Amprion is a German transmission system operator located in the heart of Europe with interconnectors to five European countries and a growing share of renewable production connected to its system. The Amprion grid supplies power to a population of over 27 million with a total circuit length of 11,000 km from Lower Saxony to the Alps. Our network, with voltage levels of 380,000 and 220,000 volts, is accessible to all players in the electricity market. To integrate the forseeable substantial capacity of renewables in Germany we are developing innovative technical solutions to path the way into the energy world of tomorrow.

Gerald Kaendler, Head of Asset Management at Amprion, on RGI:

"The change of our energy system and the integration of electricity from renewable sources is a significant challenge in regard to planning and operating the grid and in explaining needs for capacity increase to our stakeholders. We would like to share our expertise in determining the need for grid development and developing innovative solutions to integrate the increasing share of renewables. This is our contribution to facilitate the changes needed in the operation and expansion of the grid in order to meet the system demands also in the future. Therefore, Amprion is seeking the dialogue with citizens, society, and political and market players in order to address the challenges of the energy transition. In addition, we believe that strengthening relationships with NGOs and being challenged by them will give us a more diverse view on the future needs of the energy system and thus make our own approaches more robust. For this, RGI is an important platform of relevant stakeholders with the common goal to successfully integrate renewables in our energy system while achieving a higher acceptance in public."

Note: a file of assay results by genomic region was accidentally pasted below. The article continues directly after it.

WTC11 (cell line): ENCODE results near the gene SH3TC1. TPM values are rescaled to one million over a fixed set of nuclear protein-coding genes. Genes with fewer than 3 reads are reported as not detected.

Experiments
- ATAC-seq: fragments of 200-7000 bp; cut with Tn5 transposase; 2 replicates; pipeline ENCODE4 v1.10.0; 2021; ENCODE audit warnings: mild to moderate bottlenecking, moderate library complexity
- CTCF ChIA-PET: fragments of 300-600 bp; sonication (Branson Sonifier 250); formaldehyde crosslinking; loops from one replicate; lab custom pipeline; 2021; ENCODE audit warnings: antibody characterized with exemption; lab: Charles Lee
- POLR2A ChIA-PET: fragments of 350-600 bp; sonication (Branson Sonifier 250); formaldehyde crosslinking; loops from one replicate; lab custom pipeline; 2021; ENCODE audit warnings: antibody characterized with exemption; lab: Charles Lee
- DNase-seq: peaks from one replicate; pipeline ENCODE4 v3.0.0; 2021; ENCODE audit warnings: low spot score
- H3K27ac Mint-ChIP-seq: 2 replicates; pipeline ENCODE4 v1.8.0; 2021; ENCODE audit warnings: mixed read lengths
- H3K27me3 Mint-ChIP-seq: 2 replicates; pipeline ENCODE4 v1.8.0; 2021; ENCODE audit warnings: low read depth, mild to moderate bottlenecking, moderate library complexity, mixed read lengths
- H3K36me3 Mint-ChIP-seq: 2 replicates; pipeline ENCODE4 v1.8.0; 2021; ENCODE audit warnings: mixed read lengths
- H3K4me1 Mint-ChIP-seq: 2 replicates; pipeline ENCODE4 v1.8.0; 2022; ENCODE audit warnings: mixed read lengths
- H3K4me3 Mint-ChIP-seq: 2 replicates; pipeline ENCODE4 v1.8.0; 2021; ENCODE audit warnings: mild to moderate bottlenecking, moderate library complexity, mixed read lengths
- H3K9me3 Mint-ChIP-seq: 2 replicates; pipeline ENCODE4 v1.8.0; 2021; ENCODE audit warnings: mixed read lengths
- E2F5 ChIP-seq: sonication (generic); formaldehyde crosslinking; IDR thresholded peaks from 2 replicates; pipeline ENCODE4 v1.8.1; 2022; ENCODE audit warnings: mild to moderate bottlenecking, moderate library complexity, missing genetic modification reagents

RGI gratefully acknowledges the EU LIFE funding support:

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Funded by the European Union. Views and opinions expressed are however those of the author(s) only and do not necessarily reflect those of the European Union or the LIFE Programme. Neither the European Union nor the granting authority can be held responsible for them.